Friday, Jun 22, 2018
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Flights of fancy can't even lift off


With a C-5 Galaxy Air Mobility Command Plane as a backdrop, Edward and Corey Manuslak of Tecumseh and sons Lucas and Noah weather the rain at the Meijer Toledo Air Show.

Simmons / Blade Enlarge

Even a half-dozen state-of-the-art warplanes can't take on Mother Nature in an aerial showdown.

Low clouds and rain kept attendance low and activity limited on the final day of the Toledo Air Show - and prevented the show everyone was waiting for: The U.S. Air Force Thunderbirds.

"It's a bummer," said Jacob Keween, 15, of Toledo, who arrived at the Toledo airport early yesterday morning for his first-ever air show.

"Too bad can't change the weather," said Jim Barta, 64, of Deerfield. Beside him, his grandson, Daniel, 8, loudly lamented the Thunderbirds' cancellation. "We came here for nothing!" he yelled - before looking around at the two-dozen or so warplanes that squatted in the show's spectator area. "But at least we got to see all this cool stuff."

The Thunderbirds' cancellation, which came just after 2 p.m., happened after low clouds hung just 600 feet off the ground - 400 feet below the minimum needed for most shows, and much less than the 2,000 feet needed for the Thunderbirds' aerial acrobatics.

"The men were very disappointed, but it's got to be safety first," said Thunderbird Command Leader Lt. Col. Mike Chandler. "For us, with 75 shows this year, it's just like a baseball season. You have to expect days like this."

Mud Hens general manager Joe Napoli, who came to look at the airplanes in the spectator area, said he was familiar with rainouts, and was sympathetic to the show organizers' plight. Joining him were his wife, Annette, and children, Narisa, Danny, and Michael.

"We've enjoyed the show. The planes are fun to see," he said while lining up the up to board the B-17 Flying Fortress bomber from the Yankee Air Force museum in Ypsilanti, Mich. "Of course, we'd love to see the acrobatic acts, too, but if it's not going to work out, that's OK."

Event co-chair Jan Aguilar estimated only 12,000 people attended the show yesterday, compared with 22,000 Saturday. "If the weather had been great, it would have been double that, maybe triple," she said.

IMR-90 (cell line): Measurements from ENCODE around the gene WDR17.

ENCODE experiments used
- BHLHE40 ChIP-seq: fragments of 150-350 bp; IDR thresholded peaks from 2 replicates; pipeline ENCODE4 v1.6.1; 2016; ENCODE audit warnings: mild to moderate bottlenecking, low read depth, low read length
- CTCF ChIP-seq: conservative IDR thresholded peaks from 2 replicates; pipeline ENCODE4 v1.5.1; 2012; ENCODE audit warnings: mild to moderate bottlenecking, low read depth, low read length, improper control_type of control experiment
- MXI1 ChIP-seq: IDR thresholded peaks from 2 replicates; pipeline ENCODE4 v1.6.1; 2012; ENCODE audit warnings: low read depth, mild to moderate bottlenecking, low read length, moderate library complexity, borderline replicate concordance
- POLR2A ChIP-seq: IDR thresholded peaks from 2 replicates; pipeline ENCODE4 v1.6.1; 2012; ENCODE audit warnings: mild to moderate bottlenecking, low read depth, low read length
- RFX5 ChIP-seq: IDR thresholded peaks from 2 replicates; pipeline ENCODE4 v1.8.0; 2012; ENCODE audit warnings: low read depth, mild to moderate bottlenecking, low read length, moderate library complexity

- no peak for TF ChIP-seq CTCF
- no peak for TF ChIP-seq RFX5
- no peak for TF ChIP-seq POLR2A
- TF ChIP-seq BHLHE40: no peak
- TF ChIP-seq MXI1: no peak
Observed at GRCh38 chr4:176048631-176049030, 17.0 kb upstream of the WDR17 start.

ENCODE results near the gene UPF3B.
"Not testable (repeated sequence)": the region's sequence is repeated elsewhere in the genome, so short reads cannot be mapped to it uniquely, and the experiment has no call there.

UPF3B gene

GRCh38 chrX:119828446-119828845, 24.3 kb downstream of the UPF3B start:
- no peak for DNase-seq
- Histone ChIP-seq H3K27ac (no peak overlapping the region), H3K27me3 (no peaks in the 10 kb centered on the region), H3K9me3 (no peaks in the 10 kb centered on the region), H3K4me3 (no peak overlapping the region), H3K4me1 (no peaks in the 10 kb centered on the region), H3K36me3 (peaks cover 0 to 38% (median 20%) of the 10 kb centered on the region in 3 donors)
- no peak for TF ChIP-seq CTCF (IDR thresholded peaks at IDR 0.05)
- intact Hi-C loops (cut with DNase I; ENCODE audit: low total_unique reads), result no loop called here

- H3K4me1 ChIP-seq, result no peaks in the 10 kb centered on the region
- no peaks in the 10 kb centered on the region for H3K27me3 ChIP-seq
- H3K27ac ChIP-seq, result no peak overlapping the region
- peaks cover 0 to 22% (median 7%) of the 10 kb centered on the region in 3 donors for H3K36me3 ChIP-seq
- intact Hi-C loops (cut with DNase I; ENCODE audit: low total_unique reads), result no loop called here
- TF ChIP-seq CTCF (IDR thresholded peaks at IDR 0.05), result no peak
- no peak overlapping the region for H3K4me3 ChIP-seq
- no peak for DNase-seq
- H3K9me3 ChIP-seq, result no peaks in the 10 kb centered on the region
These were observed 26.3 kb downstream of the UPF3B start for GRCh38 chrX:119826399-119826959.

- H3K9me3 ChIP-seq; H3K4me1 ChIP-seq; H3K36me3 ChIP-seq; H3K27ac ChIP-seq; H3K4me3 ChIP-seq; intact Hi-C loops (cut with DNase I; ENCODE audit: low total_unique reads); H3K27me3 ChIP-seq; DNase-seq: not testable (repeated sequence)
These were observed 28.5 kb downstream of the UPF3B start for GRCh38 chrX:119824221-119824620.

Some show organizers saw a positive side to the weather- no one complained about the heat yesterday, as many did last year.

"This is the first air show I've been to that I didn't get sunburned," said Leslie Boudouris of Sylvania as he took refuge from the rain under the wing of a KC-135 tanker.

"At least let us see something - some Thunderbirds, something," said David Yoder of Blissfield, just after organizers announced the Thunderbirds' cancellation at 2 p.m. Mr. Yoder arrived at the show at 8:30 a.m. with his wife, son and daughter.

His son, Nickolas, 5, seemed a bit more accepting of the day's events. "It was cool," he said, glancing at the show's biggest display: the C-5 Galaxy transport plane, which loomed over the show's east end like an open-mouthed whale.

With a length of 250 feet and a maximum carrying weight of 840,000 pounds, lines of people stretching into the mighty maw of the C-5 were steady throughout the day, Master Sgt. Rick Ross said.

"Actually today was heavier than yesterday," Sergeant Ross added. "Probably because of the rain."

With few planes in the air to watch, many attendees chose to check out some of the ground displays.

Trans Meridian Airlines had one of its modern MD-80 passenger jets open for tours, and flight attendant Lisa Methner said it was just as popular yesterday as it had been on Saturday.

There were a few performers, including one never intended to get off the ground. A "Super Shockwave" jet-powered 1957 Chevrolet truck barrelled down the runway, spitting 20-foot orange and yellow flames behind it.

But it, too, was constrained by the weather: Instead of its usual high-speed drag run, the wet conditions limited the truck to a slow pass by the crowd, firing its afterburners only sporadically.

It was enough for some.

"My favorite part was when that truck went by and all the fire came out and you could feel the heat and it was cool," said Tommy Riffle, 10, of Toledo.

A low-flying Mig fighter jet also performed after the Thunderbirds' cancellation but shortly afterward, at 2:30, event organizers no longer charged for admission. However, Ms. Aguilar said no refunds would be given for those who had already paid.

"It's a shame the weather didn't cooperate," Ms. Aguilar said.

"But we have so many static [ground] displays that there was plenty for people to enjoy."

She said officials would not know if the show met financial expectations until final attendance figures were available.

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